Utilising artificially intelligent deep learning technology, the Chinese University of Hong Kong (CUHK) has recently developed an automated image processing technology that can offer efficient and accurate diagnosis using CT scan and histopathological images.

The technology has been tested on two of Hong Kong’s most prevalent cancers – lung cancer and breast cancer –achieving diagnostic accuracies of 91% and 99%, respectively, in durations of between 30 seconds and 10 minutes.

Locating pulmonary nodules in 30 seconds

Currently, in order to diagnose lung cancer at an early stage, most doctors depend on chest CT scans to reveal the small pulmonary nodules, which appear on medical images as shades of small lumps. However, each scan often results in hundreds of images. Assuming the time required to go through each image by naked eye is three seconds – it would take in total around five minutes to finish analysing all images.

Such examinations are time consuming. In addition, since the process relies heavily on doctors’ experience, visual acuity and focus, it might result in misdiagnosis.

Meanwhile, when Prof Pheng-ann Heng and his team at CUHK’s Department of Computer Science and Engineering apply deep learning technology to CT scans, they are able to locate the pulmonary nodules in 30 seconds, with an accuracy of 90%.

“Deep learning makes use of advanced training to improve the sensitivity of the technology. So, that it is able to tackle a major challenge that a naked-eye examination faces – i.e. removing noise and reducing false positives,’ explained Prof Heng. He emphasised that the technology does not only improve clinical diagnosis efficiency, but also reduces errors.

Automatic screening of primary lung cancer. Photo credit: CUHK
Automatic screening of primary lung cancer. Photo credit: CUHK

According to Heng, the automated screening and analysis technology has received positive feedback from the medical sector, and Prof Heng is expecting the technology to be widely adopted in the next couple of years. To further improve the technology, he expressed that the team would be working with top hospitals in Beijing – in order to provide solid evidence in support of early diagnosis and treatment of lung cancer.

Detecting metastatic cancer in 5 – 10 min

Apart from benefiting the clinical diagnosis in lung cancer as the leading cause of death in Hong Kong, the research team has also explored the possibility to speed up the process of diagnosing breast cancer. Since 1990, the number of breast cancer patients in Hong Kong has been consistently on the rise. It is now the most prevalent cancer amongst local women, and the third amongst all cancers.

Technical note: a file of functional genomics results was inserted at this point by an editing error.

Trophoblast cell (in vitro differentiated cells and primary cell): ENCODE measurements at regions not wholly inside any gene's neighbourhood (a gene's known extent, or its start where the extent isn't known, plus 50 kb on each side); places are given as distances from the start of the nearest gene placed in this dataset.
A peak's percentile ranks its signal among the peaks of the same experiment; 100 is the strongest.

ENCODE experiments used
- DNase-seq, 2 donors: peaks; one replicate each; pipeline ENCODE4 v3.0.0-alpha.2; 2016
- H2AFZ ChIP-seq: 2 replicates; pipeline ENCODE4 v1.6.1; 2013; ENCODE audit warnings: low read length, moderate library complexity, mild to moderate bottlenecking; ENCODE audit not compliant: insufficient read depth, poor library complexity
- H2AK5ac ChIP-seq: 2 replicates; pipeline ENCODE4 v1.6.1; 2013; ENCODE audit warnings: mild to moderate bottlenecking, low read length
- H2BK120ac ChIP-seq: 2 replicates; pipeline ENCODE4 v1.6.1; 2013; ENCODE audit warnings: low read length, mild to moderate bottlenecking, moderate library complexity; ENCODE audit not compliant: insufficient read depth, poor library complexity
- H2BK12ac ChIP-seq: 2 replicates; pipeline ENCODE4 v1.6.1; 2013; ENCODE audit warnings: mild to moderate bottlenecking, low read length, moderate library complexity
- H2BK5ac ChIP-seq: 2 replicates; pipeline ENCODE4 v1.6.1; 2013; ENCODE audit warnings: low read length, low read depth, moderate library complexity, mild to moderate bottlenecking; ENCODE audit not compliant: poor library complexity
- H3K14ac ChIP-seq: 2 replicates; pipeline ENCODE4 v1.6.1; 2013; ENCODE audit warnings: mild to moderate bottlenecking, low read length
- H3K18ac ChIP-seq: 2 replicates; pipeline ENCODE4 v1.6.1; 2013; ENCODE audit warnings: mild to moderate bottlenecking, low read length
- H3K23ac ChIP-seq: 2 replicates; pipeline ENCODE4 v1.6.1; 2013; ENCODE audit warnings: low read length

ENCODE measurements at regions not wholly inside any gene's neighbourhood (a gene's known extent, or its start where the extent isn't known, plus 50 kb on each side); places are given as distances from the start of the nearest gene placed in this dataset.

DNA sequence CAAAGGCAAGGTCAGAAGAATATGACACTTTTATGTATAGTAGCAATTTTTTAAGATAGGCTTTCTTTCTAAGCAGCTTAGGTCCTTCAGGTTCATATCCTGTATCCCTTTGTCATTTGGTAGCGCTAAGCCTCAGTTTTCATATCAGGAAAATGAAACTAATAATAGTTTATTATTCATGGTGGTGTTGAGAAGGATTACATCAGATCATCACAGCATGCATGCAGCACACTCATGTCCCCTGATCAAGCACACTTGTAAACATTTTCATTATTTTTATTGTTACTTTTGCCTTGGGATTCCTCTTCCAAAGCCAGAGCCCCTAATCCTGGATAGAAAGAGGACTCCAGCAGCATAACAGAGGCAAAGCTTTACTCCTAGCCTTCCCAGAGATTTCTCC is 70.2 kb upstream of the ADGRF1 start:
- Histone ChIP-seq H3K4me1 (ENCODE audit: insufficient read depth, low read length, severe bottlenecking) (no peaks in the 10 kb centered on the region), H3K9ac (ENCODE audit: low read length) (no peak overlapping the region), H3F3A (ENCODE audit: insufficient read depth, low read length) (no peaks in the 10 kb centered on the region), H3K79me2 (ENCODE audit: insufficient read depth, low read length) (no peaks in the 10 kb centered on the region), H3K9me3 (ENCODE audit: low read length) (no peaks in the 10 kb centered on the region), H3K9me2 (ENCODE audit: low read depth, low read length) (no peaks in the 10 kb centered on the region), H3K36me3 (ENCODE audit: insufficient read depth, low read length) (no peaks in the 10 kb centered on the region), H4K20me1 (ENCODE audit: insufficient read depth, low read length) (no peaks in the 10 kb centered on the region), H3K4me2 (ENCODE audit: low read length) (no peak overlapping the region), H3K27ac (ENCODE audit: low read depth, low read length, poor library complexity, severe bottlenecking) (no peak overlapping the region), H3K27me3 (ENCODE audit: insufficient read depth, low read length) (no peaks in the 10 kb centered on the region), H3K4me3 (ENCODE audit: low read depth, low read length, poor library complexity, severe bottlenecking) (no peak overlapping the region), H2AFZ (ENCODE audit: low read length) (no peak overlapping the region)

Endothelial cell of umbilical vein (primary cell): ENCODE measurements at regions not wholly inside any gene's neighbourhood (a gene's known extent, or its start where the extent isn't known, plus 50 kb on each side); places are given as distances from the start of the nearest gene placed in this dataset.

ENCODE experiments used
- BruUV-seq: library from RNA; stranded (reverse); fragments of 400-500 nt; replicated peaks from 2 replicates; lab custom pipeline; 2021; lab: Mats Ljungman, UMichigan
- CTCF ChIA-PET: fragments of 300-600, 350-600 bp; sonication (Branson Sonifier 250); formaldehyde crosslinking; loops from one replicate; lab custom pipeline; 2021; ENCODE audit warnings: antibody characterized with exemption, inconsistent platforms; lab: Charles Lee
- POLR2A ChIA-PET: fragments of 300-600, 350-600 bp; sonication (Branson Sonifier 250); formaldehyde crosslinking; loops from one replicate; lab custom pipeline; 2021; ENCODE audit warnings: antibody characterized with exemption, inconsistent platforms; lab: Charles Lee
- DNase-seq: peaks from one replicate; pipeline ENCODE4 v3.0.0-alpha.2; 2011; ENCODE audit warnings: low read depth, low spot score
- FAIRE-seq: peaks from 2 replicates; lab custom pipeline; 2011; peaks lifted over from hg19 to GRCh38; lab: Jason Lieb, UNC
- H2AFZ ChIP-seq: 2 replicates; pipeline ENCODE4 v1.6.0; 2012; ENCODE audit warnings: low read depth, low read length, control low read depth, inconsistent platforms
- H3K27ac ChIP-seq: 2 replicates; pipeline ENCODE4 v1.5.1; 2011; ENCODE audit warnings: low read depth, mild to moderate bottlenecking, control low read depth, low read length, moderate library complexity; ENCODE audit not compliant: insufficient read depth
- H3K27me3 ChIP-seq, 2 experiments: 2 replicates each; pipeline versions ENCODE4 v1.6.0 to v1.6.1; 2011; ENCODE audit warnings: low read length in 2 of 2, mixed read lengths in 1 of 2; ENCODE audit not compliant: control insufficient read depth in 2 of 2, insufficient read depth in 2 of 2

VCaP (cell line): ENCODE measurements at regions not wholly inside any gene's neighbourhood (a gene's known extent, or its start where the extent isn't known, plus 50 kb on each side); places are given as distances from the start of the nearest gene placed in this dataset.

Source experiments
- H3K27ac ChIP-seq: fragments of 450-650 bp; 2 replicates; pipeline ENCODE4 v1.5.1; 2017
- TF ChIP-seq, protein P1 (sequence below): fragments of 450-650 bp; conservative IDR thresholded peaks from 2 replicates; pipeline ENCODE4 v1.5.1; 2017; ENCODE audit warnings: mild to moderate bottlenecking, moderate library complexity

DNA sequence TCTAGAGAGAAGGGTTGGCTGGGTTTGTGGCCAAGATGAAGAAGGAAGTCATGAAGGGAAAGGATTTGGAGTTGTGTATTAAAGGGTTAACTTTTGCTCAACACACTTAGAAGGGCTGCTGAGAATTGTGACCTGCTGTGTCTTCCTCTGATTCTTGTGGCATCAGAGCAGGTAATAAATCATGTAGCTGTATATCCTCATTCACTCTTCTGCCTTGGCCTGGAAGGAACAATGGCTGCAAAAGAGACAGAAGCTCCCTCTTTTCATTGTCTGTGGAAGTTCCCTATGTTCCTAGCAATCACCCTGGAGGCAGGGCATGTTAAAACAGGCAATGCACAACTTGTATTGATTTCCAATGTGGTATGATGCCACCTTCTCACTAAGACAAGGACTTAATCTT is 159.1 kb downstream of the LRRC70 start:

Currently, to diagnose breast cancer, doctors usually have to extract and examine live tissue samples. After locating the lump through mammograms or MR scans, doctors would extract samples and examine them under the microscope to see if there are signs of tumour and whether the tumour is benign or malignant. A digital histology is of high resolution, often up to one gigabyte in file size (equivalent to a 90-minute high resolution movie.) Similar to the existing practice in diagnosing lung cancer, examining such an image requires a lot of time and energy.

To address this problem, the research team has developed a novel deep cascaded convolutional neural network to process the histopathological images. Making use of a fully convolutional network, the model can efficiently and detect the metastatic cancer with a high-resolution score-map. The entire automated analysis process takes approximately five to 10 minutes, as compared to the 15 to 30 minutes that are required if examined by the naked eye.

The improvement in efficiency has also come at no cost in terms of accuracy. The system has accurately achieved a rate of 98.75%, i.e. 2% higher than analysis conducted by experienced doctors. This indicates that it is an invaluable reference for clinical diagnosis on breast cancer.

The technology may further enhance its accuracy when more data are collected, since the key advantage of artificially intelligent deep learning is that it is able to analyse large quantities of parameters. Prof Heng believes that such system acts as a tireless assistant to the doctors – to quickly identify the source of an illness, enabling a timely and appropriate treatment in the medical sector. MIMS

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